For Immediate Release, October 29, 2020

Contact:

Steve Bloch, Southern Utah Wilderness Alliance, (801) 428-3981, steve@suwa.org
Taylor McKinnon, Center for Biological Diversity, (801) 300-2414, tmckinnon@biologicaldiversity.org
Carly Ferro, Utah Sierra Club, (908) 415-4587, carly.ferro@sierraclub.org

Feds Plan Drilling Project in Utah’s Labyrinth Canyon Wilderness

Lease Issued Just Weeks Before Congress Created Wilderness Area

MOAB, Utah— The Bureau of Land Management released a plan last week allowing helium exploration and development in the recently designated Labyrinth Canyon Wilderness. The public has until Nov. 4 to comment on the impacts of this industrial development on lands set aside for permanent protection.

The Labyrinth Canyon Wilderness includes one of the country’s most iconic and world-renowned stretches of river. It’s bounded on the east by the Green River and on the south by Canyonlands National Park and Glen Canyon National Recreation Area. The Labyrinth Canyon stretch of the Green River (from which the Wilderness takes its name) abuts the lease area and passes through Bowknot Bend on its way to the confluence with the Colorado River.

“This proposal is part of the administration’s ‘we’re going out of business’ assault on the nation’s public lands, plain and simple,” said Steve Bloch, legal director for the Southern Utah Wilderness Alliance. “It’s no coincidence that the Bureau of Land Management is pushing this drilling project on an expedited timeline in late 2020; this project is highly controversial and would tarnish one of the bureau’s crown jewels: the Labyrinth Canyon Wilderness.”

The Bureau of Land Management formally issued the lease to Twin Bridges Resources, LLC in February 2019, only a few weeks before the John D. Dingell Jr. Conservation, Management, and Recreation Act, which created the Labyrinth Canyon Wilderness, became law. The Bureau rushed to issue the lease knowing that the area would soon be designated as wilderness, which prohibits new leasing and development.

The agency offered the lease without allowing the public to review or comment on that decision and did not prepare site-specific analysis prior to offering the lease for development, as required by the National Environmental Policy Act. Courts have found such restrictions on public participation and lack of analysis to be unlawful.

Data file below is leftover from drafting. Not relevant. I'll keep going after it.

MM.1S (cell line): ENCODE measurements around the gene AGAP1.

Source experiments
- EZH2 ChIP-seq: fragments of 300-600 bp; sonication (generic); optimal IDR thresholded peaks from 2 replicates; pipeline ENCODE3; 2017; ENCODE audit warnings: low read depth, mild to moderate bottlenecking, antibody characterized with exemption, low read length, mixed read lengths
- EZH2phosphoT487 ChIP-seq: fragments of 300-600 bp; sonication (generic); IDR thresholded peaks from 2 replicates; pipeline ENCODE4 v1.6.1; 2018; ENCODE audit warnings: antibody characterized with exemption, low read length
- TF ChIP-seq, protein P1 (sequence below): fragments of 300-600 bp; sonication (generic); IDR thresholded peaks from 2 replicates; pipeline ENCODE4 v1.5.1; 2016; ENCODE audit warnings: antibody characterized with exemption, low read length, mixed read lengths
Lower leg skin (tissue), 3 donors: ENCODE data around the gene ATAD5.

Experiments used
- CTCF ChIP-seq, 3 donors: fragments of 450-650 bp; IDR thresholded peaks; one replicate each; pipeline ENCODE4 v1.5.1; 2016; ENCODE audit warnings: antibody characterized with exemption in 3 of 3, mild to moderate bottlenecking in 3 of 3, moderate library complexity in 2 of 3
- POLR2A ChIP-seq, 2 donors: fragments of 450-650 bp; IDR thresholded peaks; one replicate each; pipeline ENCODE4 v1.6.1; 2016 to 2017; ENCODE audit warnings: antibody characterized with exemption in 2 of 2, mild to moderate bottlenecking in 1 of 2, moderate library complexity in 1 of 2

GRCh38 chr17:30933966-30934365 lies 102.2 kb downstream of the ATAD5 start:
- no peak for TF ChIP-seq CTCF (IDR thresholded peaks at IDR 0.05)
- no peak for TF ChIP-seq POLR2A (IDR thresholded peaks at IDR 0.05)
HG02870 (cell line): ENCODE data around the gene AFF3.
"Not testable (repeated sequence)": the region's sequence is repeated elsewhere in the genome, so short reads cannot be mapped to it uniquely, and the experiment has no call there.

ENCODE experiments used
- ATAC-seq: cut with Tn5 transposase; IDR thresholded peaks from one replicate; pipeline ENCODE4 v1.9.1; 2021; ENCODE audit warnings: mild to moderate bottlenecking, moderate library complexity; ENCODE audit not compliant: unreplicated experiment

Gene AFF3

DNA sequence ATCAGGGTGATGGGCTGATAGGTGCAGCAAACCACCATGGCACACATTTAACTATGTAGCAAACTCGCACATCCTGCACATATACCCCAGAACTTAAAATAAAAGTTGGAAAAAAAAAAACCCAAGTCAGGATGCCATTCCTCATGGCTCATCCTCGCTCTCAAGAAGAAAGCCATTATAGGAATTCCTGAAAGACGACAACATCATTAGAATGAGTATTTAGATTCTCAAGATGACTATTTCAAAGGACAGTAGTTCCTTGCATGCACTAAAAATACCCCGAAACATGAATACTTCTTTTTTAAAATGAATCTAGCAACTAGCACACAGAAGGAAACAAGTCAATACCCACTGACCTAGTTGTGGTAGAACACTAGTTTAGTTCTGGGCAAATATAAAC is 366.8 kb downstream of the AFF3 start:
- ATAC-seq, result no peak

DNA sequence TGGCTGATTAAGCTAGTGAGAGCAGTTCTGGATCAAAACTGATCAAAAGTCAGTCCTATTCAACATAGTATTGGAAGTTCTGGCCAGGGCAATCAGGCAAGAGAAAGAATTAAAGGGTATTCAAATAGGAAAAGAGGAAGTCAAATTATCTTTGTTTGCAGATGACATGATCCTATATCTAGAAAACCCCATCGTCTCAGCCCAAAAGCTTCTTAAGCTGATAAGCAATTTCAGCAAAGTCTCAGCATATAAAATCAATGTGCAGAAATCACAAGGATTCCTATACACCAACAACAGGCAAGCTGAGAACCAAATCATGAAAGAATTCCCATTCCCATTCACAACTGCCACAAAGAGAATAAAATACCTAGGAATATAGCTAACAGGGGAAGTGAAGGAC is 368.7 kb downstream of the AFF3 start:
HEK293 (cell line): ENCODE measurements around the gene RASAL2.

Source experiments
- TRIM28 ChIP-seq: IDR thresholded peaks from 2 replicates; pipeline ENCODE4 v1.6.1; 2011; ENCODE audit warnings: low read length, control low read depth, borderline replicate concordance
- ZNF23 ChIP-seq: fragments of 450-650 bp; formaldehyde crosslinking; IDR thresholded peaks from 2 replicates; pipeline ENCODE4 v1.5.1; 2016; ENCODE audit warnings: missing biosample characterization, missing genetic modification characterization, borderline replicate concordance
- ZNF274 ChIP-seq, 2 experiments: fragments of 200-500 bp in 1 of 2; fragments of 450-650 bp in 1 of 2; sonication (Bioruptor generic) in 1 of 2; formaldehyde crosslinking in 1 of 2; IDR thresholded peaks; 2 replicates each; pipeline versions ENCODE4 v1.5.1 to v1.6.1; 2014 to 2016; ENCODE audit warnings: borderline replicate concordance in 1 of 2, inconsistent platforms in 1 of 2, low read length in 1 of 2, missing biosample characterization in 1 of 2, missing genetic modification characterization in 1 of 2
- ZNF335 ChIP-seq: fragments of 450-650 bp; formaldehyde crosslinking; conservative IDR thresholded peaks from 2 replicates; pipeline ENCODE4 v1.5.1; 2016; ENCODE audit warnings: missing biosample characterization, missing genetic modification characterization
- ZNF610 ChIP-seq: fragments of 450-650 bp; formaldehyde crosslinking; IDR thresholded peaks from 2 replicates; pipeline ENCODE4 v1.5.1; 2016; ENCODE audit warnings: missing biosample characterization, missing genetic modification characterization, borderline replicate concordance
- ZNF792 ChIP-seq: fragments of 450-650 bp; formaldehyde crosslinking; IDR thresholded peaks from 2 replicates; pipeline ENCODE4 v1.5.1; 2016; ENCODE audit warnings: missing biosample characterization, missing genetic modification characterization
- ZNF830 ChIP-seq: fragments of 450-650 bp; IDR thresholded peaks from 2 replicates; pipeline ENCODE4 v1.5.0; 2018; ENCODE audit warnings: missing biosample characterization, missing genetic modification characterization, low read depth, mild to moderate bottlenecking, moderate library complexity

“As a third-generation small business owner of a whitewater rafting outfit based in Emery County, running the Green River is central to our ability to sustain our 55 years of operations,” said Lauren Wood, co-owner of Holiday River Expeditions. “The unfettered arid desert landscape, currently under attack, provides a critical wilderness buffer in sight, smell and sound for our river trips through the secluded refuge of Labyrinth Canyon. This place is special for any human to experience, but it is also part of the integral lifeblood that keeps outfitters like us afloat.”

“This proposal is wrong on so many levels. More destructive drilling is wrong for this awe-inspiring Wilderness; it's wrong for people's health; it's wrong for our climate. The Labyrinth Canyon Wilderness should be protected as intended and this proposal abandoned,” said Utah Sierra Club Chapter Director Carly Ferro.

The Bureau’s proposal will industrialize one of the most remote areas of eastern Utah’s red rock country. The agency proposes to authorize well-pad construction, drilling activities, road grading, pipeline installation, increased vehicle traffic and the construction of a 10-acre processing facility.

This industrialization will destroy wilderness values and harm a wide array of plants and animals, including native pollinators. The San Rafael Desert region is home to one of the most astonishing, diverse array of pollinators in North America. Researchers have found 49 different genera and 333 different species in this area. Forty-eight of these species were new to science and 68 occur only in the Canyonlands region of the Colorado Plateau.

“The push to drill in this spectacular wilderness area shows disdain for our protected public lands and wildlife,” said Taylor McKinnon with the Center for Biological Diversity. “We won’t rest until this plan meets its well-deserved demise.”

Comments must be submitted through the bureau’s ePlanning website. Southern Utah Wilderness Alliance has requested a two-week extension of the comment period.

The Center for Biological Diversity is a national, nonprofit conservation organization with more than 1.7 million members and online activists dedicated to the protection of endangered species and wild places.

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